Multiple Roles of Tenascins in Homeostasis and Pathophysiology of Aorta

Access this Article


    • Imanaka-Yoshida Kyoko
    • Department of Pathology and Matrix Biology, Mie University Graduate School of Medicine|Mie University Research Center for Matrix Biology
    • Matsumoto Ken-ichi
    • Department of Biosignaling and Radioisotope Experiment, Interdisciplinary Center for Science Research, Organization for Research and Academic Information


<p>Tenascins are a family of large extracellular matrix (ECM) glycoproteins. Four family members (tenascin-C, -R, -X, and -W) have been identified to date. Each member consists of the same types of structural domains and exhibits time- and tissue-specific expression patterns, suggesting their specific roles in embryonic development and tissue remodeling. Among them, the significant involvement of tenascin-C (TNC) and tenascin-X (TNX) in the progression of vascular diseases has been examined in detail. TNC is strongly up-regulated under pathological conditions, induced by a number of inflammatory mediators and mechanical stress. TNC has diverse functions, particularly in the regulation of inflammatory responses. Recent studies suggest that TNC is involved in the pathophysiology of aneurysmal and dissecting lesions, in part by protecting the vascular wall from destructive mechanical stress. TNX is strongly expressed in vascular walls, and its distribution is often reciprocal to that of TNC. TNX is involved in the stability and maintenance of the collagen network and elastin fibers. A deficiency in TNX results in a form of Ehlers–Danlos syndrome (EDS). Although their exact roles in vascular diseases have not yet been elucidated, TNC and TNX are now being recognized as promising biomarkers for diagnosis and risk stratification of vascular diseases.</p>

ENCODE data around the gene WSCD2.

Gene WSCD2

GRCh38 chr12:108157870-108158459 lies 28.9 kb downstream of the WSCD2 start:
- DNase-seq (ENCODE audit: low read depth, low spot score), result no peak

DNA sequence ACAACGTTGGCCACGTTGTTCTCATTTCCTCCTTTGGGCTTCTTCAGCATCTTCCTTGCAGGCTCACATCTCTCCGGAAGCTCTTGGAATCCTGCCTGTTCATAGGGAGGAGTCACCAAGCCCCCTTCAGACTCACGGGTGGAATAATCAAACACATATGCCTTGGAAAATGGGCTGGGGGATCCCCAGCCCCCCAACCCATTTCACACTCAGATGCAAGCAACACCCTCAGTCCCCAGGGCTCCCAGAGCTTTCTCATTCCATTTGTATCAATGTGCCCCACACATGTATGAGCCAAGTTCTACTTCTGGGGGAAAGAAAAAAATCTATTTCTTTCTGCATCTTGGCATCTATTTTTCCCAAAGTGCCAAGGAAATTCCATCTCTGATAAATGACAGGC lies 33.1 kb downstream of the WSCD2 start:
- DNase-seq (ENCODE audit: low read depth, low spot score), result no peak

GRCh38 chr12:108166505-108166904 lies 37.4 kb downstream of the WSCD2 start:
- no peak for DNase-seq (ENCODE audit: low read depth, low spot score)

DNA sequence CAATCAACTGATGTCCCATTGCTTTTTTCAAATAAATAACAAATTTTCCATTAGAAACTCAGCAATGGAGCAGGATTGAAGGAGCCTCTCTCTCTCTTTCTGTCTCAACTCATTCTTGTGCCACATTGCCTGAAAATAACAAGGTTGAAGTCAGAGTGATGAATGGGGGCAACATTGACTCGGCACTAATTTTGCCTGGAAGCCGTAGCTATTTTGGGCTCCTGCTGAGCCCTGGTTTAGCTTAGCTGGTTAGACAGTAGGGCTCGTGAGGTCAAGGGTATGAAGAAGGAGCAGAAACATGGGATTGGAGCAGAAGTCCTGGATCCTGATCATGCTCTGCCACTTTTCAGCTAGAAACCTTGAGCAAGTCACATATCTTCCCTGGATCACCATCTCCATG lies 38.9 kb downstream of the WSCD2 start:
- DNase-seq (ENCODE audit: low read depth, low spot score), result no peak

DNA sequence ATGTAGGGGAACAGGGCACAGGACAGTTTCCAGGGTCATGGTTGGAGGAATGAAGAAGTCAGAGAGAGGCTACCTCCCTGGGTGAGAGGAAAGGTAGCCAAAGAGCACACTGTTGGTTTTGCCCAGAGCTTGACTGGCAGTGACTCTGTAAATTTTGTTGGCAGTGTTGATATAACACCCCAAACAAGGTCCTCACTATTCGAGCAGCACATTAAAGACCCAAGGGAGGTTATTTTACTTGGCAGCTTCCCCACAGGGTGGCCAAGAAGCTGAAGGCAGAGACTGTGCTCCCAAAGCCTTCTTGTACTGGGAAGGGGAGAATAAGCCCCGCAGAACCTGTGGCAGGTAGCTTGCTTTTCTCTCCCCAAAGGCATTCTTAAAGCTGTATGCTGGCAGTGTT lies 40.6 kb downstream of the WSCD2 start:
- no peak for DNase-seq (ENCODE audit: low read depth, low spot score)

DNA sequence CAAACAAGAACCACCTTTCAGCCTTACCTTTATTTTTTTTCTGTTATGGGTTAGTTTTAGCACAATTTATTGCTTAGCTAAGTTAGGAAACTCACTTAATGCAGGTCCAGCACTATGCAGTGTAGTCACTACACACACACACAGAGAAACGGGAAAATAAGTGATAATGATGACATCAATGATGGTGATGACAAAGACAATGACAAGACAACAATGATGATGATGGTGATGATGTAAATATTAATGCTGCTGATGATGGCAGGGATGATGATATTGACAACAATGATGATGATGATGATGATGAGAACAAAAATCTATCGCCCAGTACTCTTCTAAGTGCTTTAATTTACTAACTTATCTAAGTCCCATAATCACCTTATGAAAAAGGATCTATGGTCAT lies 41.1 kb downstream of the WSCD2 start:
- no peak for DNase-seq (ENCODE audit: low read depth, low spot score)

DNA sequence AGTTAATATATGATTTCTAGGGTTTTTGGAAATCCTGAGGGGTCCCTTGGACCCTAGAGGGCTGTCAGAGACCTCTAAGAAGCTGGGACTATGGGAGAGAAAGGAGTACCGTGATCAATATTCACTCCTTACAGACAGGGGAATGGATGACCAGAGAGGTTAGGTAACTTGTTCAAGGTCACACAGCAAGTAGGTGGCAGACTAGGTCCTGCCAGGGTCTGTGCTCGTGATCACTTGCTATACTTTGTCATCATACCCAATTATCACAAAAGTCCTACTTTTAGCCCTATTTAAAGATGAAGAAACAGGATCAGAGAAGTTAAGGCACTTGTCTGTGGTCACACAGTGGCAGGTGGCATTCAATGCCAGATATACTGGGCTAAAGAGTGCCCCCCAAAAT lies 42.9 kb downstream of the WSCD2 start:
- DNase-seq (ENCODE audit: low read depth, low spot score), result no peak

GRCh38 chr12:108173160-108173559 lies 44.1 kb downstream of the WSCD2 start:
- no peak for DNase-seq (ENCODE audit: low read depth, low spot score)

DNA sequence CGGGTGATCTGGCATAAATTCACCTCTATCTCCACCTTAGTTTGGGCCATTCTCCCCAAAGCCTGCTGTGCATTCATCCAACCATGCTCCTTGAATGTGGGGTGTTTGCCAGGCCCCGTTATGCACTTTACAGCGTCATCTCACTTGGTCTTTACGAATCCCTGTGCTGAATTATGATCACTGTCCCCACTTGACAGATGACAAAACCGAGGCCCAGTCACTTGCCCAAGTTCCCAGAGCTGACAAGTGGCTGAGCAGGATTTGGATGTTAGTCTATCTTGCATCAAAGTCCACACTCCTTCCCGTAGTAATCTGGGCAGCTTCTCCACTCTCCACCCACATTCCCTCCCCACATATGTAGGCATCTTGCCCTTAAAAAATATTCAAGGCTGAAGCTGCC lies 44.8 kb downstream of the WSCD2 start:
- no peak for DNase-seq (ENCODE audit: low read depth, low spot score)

• Annals of Vascular Diseases

    Annals of Vascular Diseases, 2018

    The Editorial Committee of Annals of Vascular Diseases


Page Top